Music

Public Enemy’s latest fits in, thematically, with its best

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Mike Pizzo

Three stars

Public Enemy Man Plans, God Laughs

On Man Plans God Laughs—Public Enemy’s first release since 2012’s The Evil Empire of Everything and 2013’s induction into the Rock and Roll Hall of Fame—Chuck D plays the elder statesman well: “You’re 20, 30, 40? I’m 55/Double nickel, stick to cell like sickle.” His louder-than-a-bomb vocals echo the sentiment of the #BlackLivesMatter movement, yet it’s one he’s been prophesying and raging about since the early ’80s.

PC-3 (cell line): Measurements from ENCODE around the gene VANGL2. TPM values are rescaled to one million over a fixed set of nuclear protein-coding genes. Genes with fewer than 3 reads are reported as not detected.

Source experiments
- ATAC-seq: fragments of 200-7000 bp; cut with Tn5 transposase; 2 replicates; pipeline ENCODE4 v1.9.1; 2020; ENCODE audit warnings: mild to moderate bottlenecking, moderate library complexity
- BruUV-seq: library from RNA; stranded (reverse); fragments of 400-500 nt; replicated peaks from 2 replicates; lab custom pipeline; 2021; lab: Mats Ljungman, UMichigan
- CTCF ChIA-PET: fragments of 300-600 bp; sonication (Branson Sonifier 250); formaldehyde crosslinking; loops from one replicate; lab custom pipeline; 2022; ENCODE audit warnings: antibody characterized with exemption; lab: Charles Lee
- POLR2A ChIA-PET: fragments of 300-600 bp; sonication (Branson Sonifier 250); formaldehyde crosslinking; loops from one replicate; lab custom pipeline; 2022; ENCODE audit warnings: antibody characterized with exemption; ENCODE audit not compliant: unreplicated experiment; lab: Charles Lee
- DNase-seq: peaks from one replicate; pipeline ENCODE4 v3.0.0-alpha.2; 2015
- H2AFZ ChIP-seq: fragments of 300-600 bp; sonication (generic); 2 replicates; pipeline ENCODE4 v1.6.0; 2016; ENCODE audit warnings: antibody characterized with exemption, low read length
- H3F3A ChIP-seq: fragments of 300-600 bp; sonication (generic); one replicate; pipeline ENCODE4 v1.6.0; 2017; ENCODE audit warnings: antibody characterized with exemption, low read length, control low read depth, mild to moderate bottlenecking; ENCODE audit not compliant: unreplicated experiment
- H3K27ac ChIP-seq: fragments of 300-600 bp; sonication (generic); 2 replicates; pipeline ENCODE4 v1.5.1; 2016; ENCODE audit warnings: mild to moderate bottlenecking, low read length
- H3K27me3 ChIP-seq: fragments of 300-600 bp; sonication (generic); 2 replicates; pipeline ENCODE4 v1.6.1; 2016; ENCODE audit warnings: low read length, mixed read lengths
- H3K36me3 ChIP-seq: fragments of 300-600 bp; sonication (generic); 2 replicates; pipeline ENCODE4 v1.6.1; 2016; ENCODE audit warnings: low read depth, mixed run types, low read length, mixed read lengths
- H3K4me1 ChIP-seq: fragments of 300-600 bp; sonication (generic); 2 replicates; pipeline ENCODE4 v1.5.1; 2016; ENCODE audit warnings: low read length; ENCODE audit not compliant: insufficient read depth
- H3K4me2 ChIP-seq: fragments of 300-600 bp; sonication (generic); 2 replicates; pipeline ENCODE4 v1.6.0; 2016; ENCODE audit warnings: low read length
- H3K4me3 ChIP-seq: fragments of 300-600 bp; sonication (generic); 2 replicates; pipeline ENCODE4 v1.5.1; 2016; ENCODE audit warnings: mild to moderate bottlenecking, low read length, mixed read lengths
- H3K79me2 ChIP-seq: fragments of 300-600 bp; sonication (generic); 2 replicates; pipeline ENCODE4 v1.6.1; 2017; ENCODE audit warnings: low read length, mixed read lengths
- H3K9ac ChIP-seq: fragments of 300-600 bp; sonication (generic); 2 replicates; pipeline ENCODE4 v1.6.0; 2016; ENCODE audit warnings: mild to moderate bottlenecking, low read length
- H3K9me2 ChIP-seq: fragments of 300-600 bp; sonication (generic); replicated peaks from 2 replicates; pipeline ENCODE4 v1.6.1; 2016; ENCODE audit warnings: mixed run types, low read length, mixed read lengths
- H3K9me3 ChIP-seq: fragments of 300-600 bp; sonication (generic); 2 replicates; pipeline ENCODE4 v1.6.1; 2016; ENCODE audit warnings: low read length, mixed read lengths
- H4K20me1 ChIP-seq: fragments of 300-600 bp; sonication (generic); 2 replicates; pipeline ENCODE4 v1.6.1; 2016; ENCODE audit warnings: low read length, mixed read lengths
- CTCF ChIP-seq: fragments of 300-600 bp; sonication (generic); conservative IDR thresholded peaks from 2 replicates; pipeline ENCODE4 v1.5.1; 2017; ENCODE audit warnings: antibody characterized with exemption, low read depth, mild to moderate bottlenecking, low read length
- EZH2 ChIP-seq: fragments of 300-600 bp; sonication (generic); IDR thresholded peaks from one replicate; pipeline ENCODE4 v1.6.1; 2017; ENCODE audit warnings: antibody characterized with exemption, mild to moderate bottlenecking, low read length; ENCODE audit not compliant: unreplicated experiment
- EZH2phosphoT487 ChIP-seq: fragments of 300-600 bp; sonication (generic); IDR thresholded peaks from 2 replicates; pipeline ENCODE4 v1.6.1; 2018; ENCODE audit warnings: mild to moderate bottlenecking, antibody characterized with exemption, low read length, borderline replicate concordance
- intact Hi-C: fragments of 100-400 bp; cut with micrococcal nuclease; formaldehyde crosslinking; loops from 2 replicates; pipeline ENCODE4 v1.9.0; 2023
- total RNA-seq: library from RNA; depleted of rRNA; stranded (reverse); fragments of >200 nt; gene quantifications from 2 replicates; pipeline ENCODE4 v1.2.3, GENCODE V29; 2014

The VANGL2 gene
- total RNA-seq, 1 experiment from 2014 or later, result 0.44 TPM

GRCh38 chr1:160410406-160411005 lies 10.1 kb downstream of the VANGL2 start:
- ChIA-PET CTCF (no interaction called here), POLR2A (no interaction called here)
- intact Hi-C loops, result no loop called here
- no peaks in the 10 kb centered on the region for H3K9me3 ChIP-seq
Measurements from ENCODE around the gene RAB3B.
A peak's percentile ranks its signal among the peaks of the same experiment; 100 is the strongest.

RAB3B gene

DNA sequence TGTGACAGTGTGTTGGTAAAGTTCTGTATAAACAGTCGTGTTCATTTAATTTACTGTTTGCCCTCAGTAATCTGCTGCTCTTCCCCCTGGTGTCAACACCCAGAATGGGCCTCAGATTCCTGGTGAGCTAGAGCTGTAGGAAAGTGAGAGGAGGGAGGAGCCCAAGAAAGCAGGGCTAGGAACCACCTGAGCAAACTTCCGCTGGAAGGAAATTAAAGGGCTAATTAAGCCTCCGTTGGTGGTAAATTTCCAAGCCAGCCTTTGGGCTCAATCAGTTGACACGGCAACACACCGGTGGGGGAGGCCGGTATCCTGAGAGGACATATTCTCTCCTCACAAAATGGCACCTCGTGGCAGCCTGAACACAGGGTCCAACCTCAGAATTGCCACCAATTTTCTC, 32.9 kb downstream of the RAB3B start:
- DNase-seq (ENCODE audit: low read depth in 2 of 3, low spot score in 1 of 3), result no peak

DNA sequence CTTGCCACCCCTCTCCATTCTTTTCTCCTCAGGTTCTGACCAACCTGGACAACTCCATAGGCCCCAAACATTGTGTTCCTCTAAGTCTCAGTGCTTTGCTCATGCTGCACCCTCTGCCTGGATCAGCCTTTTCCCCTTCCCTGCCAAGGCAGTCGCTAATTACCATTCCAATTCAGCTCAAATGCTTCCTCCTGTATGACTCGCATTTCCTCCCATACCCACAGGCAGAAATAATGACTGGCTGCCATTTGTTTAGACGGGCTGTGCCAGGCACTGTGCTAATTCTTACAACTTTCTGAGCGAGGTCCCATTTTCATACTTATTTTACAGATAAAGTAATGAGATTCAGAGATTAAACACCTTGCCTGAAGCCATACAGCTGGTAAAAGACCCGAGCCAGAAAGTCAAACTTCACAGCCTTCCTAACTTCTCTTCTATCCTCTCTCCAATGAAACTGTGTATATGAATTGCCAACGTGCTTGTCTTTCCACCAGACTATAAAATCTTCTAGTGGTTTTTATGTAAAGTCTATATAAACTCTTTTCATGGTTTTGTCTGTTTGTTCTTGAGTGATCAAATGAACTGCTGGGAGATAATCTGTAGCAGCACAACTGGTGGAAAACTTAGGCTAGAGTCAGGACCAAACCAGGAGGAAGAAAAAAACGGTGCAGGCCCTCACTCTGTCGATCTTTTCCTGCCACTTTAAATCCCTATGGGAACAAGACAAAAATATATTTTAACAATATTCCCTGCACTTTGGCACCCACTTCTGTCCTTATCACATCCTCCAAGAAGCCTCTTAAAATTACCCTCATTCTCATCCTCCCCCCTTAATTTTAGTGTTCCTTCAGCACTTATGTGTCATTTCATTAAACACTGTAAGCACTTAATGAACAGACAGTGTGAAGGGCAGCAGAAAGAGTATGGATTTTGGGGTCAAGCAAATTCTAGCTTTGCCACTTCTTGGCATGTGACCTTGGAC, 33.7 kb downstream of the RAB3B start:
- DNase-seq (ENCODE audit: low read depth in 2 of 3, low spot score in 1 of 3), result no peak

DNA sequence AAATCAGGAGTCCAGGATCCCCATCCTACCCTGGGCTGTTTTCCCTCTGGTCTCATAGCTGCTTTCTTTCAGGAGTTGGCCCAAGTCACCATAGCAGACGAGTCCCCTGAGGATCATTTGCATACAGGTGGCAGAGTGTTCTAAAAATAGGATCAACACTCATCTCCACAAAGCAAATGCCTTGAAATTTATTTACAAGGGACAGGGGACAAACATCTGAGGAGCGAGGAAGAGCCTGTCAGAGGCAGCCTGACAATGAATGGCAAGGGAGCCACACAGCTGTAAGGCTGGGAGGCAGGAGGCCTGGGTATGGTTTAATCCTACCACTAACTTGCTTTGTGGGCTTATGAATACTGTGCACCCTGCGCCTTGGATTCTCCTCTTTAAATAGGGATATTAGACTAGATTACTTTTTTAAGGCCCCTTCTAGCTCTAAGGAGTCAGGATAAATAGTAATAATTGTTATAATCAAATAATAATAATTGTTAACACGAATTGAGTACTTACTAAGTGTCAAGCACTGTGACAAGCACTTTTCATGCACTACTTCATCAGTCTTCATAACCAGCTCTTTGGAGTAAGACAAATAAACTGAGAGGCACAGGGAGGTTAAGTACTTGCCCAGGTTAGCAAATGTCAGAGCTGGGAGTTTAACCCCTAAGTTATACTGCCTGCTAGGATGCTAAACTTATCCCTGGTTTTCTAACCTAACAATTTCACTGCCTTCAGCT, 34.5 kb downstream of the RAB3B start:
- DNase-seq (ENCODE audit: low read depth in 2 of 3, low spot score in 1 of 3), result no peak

He sarcastically alters classic rock song titles to fit his own message—“No Sympathy From the Devil” and “Give Peace a Damn,” surely to the ire of some aging Rolling Stones and John Lennon fans. It doesn’t always work however, as on the Stones’ riff “Honky Talk Rules,” which finds Chuck and Flav teaming for a tongue-in-cheek country tune. Yet this forgettable misfire fits right in with Public Enemy’s M.O. of making the listener feel uncomfortable. As Chuck told me in 2014, “I think that anybody can rock something that they can feel. I like the challenge of making something good out of something that might be difficult.”

For much of the rest of the album, produced by longtime Bomb Squad member Gary G-Wiz, the noise is still brought, but the group’s famed chaotic sample collages are long gone. The album’s finest moment is actually its most somber one, the reflective title track, which repeats, “Do it for the culture, do it for the youth,” even if it’s falling on deaf ears.

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